In accordance with the invention, the trigger mechanism includes a trigger manually movable from a first, inoperative position to a second, operative position to actuate the control and operate the motor. In a preferred embodiment of the trigger mechanism, means is provided for normally biasing the trigger toward its first, inoperative position. The preferred embodiment of the trigger mechanism shown in FIG. 3 includes a trigger, generally 100, mounted within the interior of handle 30 and having a finger engageable portion or body 102 protruding downwardly through a trigger opening 103 defined by adjacent slots provided in the bottom of handle sections 32 and 34. Trigger 100, which may be constructed of a suitable elastomeric and essentially nonconductive material, also includes a pair of spaced, parallel arms 104 extending rearwardly from its finger engageable portion 102.

As shown in FIG. 3, switch 72 is positioned in the space between arms 104 of the trigger. The arms terminate in a collar 106 which is pivotally mounted on a pin 108 projecting inwardly from the interior of handle section 34 to pivotally support trigger 100. In addition, the trigger includes an integral flexible finger or leaf spring 110 which extends backward from collar 106 and engages the bottom of handle sections 32 and 34 to normally bias finger engageable portion 102 of the trigger in a downward, inoperative position (FIG. 3). Finger engageable portion 102 of the trigger is movable upward to an operative position (FIGS. 4 and 5), in which case the finger 110 deflects as shown. The finger engageable portion 102 of trigger 100 includes a surface 105 located between arms 104 for engaging actuator 74 of the switch upon movement of the trigger to its operative position.

As shown in FIG. 3, an arm 112 extends vertically upward from the front edge of finger engageable portion 102 of trigger 100. A finger 114 projects horizontally forward from arm 112. The upper end of arm 112 terminates in a flat, lock-off surface 115. A first flange 116 is provided on the upper surface of finger 114, and a second flange or lock-on member 118 is provided on the lower surface of the finger.

In accordance with the invention, the trigger mechanism also includes locking means cooperatively engageable with the trigger for normally locking the trigger in its first or inoperative position. The locking means is movable in first and second distinct modes of movement with the first mode including a normal, lock-off position wherein the locking means is cooperatively engageable with the trigger to prevent movement of the trigger from its first, inoperative position to its second, operative position, and an unlock position wherein the trigger is movable to its second position to actuate the control, and the second mode including a lock-on position wherein the locking means is cooperatively engageable with the trigger to lock the trigger in its second or operative position to continuously actuate the control and operate the motor. The locking means requires a positive, intentional action by an operator to shift the locking means from its first mode of movement to its second mode of movement. The requirement of a positive, intentional action minimizes the possibility of inadvertent movement of the locking means to its lock-on position and reduces the risk of injury to the operator.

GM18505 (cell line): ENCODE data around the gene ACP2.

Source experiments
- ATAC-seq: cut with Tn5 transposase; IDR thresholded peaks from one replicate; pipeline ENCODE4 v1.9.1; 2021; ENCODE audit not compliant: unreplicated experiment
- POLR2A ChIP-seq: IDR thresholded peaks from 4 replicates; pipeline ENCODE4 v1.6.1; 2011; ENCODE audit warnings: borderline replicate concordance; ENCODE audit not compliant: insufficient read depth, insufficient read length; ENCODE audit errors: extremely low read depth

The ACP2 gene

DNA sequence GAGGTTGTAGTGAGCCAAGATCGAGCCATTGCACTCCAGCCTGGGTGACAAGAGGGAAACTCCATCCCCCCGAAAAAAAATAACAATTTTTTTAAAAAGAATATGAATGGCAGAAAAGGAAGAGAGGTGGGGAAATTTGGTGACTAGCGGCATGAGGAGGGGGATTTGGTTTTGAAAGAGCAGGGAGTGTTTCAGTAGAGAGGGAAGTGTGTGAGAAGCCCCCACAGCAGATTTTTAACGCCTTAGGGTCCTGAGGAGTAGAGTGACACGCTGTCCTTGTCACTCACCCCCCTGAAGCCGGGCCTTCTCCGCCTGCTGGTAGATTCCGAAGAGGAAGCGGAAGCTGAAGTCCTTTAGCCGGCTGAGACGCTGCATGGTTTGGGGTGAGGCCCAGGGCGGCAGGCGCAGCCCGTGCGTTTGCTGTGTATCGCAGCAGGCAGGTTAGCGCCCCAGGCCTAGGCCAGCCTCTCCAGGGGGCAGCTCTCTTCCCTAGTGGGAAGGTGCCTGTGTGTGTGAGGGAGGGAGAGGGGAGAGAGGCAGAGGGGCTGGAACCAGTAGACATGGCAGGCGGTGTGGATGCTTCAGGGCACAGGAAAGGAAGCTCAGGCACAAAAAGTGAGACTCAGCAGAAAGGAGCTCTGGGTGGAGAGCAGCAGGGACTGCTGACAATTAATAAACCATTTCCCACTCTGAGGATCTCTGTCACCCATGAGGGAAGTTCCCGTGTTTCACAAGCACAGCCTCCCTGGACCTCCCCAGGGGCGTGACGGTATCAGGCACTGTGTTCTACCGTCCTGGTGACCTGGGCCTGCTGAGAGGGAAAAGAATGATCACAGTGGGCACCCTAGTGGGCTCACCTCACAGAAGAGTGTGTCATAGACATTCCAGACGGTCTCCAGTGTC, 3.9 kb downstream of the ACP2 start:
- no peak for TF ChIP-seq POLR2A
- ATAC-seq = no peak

Referring to FIG. 3, in the preferred embodiment of the trigger mechanism, the locking means is embodied as a manually operable locking devide 120 slidably mounted for longitudinal movement relative to handle 30. The locking device comprises a platform 122, generally trapezoidal in shape, having first and second spaced arms 124 and 126, respectively, projecting downward from the platform.

Arm 126 is located at the front of platform 122 and includes a finger 128 projecting laterally backward from the arm and a raised lip 130 projecting upward from the rear edge of the finger. As shown in FIg. 7, lip 130 extends diagonally across finger 128 at a predetermined angle. First arm 124 is inclined in a forward direction and terminates in a lower, lock-off surface 132.

Referring to FIG. 3, a finger engageable button 134 is mounted on a stem 136 which projects upwardly from the top surface of platform 122. The upper surface of button 134 is shaped to facilitate manual movement of the locking device. Stem 136 projects upward through an opening in the handle provided by corresponding slots formed at adjacent locations in the top of handle sections 32 and 34 (FIG. 2).